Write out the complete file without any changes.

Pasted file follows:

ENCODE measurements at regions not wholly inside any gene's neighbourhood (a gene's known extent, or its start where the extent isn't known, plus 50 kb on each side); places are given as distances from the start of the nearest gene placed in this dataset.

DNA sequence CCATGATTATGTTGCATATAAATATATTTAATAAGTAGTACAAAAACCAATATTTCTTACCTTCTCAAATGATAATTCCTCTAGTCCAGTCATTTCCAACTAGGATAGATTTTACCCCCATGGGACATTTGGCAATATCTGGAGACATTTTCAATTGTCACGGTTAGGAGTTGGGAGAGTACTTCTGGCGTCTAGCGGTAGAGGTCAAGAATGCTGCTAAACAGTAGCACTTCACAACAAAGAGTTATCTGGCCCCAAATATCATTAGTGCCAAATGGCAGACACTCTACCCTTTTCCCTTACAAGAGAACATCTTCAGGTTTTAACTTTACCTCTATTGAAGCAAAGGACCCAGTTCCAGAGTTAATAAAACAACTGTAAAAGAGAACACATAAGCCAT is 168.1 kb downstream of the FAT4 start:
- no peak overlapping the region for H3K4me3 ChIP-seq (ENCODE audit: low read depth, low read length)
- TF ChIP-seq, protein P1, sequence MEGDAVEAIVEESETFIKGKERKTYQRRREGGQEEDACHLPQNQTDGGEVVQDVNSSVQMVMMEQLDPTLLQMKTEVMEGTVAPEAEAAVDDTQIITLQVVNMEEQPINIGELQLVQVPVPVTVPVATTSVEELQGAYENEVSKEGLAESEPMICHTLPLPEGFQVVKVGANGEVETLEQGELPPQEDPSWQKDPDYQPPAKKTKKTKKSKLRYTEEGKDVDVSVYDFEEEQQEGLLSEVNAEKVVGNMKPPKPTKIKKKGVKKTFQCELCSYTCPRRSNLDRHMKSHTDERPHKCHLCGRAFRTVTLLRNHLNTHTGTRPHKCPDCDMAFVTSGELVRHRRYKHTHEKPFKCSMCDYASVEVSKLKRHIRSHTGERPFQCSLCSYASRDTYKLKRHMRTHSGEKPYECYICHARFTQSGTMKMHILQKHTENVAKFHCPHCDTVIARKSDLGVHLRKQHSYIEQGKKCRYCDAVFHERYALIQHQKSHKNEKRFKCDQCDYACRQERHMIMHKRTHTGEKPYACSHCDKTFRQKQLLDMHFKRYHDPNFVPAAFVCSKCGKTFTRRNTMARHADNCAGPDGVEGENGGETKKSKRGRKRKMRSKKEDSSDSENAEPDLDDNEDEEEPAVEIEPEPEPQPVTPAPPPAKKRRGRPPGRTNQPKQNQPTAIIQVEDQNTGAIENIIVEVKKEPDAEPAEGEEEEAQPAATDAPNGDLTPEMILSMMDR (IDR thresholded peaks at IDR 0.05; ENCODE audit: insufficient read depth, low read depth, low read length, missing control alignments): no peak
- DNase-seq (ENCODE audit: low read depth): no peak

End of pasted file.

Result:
ENCODE measurements at regions not wholly inside any gene's neighbourhood (a gene's known extent, or its start where the extent isn't known, plus 50 kb on each side); places are given as distances from the start of the nearest gene placed in this dataset.

DNA sequence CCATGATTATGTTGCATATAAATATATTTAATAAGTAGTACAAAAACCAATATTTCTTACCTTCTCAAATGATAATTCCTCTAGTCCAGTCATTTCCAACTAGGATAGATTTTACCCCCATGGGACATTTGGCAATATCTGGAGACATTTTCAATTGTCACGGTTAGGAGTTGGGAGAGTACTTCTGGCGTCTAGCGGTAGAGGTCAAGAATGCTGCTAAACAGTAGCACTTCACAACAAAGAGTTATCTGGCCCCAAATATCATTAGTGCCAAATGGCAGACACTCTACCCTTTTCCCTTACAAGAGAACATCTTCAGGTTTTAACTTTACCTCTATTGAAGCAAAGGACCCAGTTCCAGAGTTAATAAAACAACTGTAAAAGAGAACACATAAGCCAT is 168.1 kb downstream of the FAT4 start:
- no peak overlapping the region for H3K4me3 ChIP-seq (ENCODE audit: low read depth, low read length)
- TF ChIP-seq, protein P1, sequence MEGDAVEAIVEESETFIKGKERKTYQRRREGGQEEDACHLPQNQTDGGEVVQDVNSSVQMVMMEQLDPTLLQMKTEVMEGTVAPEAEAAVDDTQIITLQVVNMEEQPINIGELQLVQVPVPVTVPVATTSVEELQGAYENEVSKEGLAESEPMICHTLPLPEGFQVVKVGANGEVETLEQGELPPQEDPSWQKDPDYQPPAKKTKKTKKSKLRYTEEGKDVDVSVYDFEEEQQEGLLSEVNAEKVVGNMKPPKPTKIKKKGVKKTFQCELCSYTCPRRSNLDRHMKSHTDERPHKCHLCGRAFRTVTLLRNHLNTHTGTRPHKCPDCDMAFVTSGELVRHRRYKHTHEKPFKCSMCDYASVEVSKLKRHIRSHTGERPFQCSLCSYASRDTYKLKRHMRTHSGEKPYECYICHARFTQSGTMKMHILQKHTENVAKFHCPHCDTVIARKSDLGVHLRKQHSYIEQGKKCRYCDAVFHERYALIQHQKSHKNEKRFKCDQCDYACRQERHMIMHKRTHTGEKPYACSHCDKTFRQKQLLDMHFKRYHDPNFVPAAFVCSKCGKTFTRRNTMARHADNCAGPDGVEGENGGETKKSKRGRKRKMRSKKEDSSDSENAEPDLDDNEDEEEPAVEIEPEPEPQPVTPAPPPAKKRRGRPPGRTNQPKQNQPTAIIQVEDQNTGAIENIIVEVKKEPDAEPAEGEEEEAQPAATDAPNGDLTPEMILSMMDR (IDR thresholded peaks at IDR 0.05; ENCODE audit: insufficient read depth, low read depth, low read length, missing control alignments): no peak
- DNase-seq (ENCODE audit: low read depth): no peak